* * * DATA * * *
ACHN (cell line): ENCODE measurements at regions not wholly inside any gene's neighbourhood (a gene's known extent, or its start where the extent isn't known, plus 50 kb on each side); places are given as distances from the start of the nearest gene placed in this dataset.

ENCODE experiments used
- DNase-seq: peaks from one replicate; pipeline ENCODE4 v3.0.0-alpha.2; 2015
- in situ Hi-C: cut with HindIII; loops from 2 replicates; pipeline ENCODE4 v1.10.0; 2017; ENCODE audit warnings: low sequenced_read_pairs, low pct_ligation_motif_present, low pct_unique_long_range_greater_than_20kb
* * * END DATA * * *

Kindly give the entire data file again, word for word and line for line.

ACHN (cell line): ENCODE measurements at regions not wholly inside any gene's neighbourhood (a gene's known extent, or its start where the extent isn't known, plus 50 kb on each side); places are given as distances from the start of the nearest gene placed in this dataset.

ENCODE experiments used
- DNase-seq: peaks from one replicate; pipeline ENCODE4 v3.0.0-alpha.2; 2015
- in situ Hi-C: cut with HindIII; loops from 2 replicates; pipeline ENCODE4 v1.10.0; 2017; ENCODE audit warnings: low sequenced_read_pairs, low pct_ligation_motif_present, low pct_unique_long_range_greater_than_20kb